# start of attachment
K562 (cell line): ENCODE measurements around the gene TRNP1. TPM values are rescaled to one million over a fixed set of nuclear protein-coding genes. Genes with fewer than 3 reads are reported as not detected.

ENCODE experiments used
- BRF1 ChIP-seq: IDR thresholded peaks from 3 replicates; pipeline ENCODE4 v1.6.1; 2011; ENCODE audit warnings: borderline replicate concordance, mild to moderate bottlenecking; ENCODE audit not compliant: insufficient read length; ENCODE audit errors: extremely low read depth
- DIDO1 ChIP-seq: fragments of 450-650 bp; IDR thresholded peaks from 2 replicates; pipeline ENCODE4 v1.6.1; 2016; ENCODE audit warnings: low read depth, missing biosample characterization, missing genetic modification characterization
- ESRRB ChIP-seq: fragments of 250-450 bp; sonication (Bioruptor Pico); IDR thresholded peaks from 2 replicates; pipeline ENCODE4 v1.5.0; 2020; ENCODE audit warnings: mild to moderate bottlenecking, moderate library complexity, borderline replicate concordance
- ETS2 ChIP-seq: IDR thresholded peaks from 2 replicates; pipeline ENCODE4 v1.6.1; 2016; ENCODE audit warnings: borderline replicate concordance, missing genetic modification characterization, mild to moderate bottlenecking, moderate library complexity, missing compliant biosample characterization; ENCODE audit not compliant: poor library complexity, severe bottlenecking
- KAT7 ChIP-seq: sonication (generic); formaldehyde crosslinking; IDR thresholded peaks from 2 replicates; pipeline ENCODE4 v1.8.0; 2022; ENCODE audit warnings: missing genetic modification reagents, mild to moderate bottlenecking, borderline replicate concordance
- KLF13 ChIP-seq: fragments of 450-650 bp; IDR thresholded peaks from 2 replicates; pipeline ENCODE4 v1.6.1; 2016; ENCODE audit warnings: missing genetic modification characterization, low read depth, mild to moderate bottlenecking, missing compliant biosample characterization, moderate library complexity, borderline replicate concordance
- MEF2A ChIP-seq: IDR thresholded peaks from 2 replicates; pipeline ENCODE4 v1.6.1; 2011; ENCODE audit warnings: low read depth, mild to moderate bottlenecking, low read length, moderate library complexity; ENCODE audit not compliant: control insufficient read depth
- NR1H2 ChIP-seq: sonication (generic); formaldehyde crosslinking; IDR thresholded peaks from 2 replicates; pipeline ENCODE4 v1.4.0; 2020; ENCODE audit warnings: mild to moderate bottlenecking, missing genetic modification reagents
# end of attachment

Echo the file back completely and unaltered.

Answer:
K562 (cell line): ENCODE measurements around the gene TRNP1. TPM values are rescaled to one million over a fixed set of nuclear protein-coding genes. Genes with fewer than 3 reads are reported as not detected.

ENCODE experiments used
- BRF1 ChIP-seq: IDR thresholded peaks from 3 replicates; pipeline ENCODE4 v1.6.1; 2011; ENCODE audit warnings: borderline replicate concordance, mild to moderate bottlenecking; ENCODE audit not compliant: insufficient read length; ENCODE audit errors: extremely low read depth
- DIDO1 ChIP-seq: fragments of 450-650 bp; IDR thresholded peaks from 2 replicates; pipeline ENCODE4 v1.6.1; 2016; ENCODE audit warnings: low read depth, missing biosample characterization, missing genetic modification characterization
- ESRRB ChIP-seq: fragments of 250-450 bp; sonication (Bioruptor Pico); IDR thresholded peaks from 2 replicates; pipeline ENCODE4 v1.5.0; 2020; ENCODE audit warnings: mild to moderate bottlenecking, moderate library complexity, borderline replicate concordance
- ETS2 ChIP-seq: IDR thresholded peaks from 2 replicates; pipeline ENCODE4 v1.6.1; 2016; ENCODE audit warnings: borderline replicate concordance, missing genetic modification characterization, mild to moderate bottlenecking, moderate library complexity, missing compliant biosample characterization; ENCODE audit not compliant: poor library complexity, severe bottlenecking
- KAT7 ChIP-seq: sonication (generic); formaldehyde crosslinking; IDR thresholded peaks from 2 replicates; pipeline ENCODE4 v1.8.0; 2022; ENCODE audit warnings: missing genetic modification reagents, mild to moderate bottlenecking, borderline replicate concordance
- KLF13 ChIP-seq: fragments of 450-650 bp; IDR thresholded peaks from 2 replicates; pipeline ENCODE4 v1.6.1; 2016; ENCODE audit warnings: missing genetic modification characterization, low read depth, mild to moderate bottlenecking, missing compliant biosample characterization, moderate library complexity, borderline replicate concordance
- MEF2A ChIP-seq: IDR thresholded peaks from 2 replicates; pipeline ENCODE4 v1.6.1; 2011; ENCODE audit warnings: low read depth, mild to moderate bottlenecking, low read length, moderate library complexity; ENCODE audit not compliant: control insufficient read depth
- NR1H2 ChIP-seq: sonication (generic); formaldehyde crosslinking; IDR thresholded peaks from 2 replicates; pipeline ENCODE4 v1.4.0; 2020; ENCODE audit warnings: mild to moderate bottlenecking, missing genetic modification reagents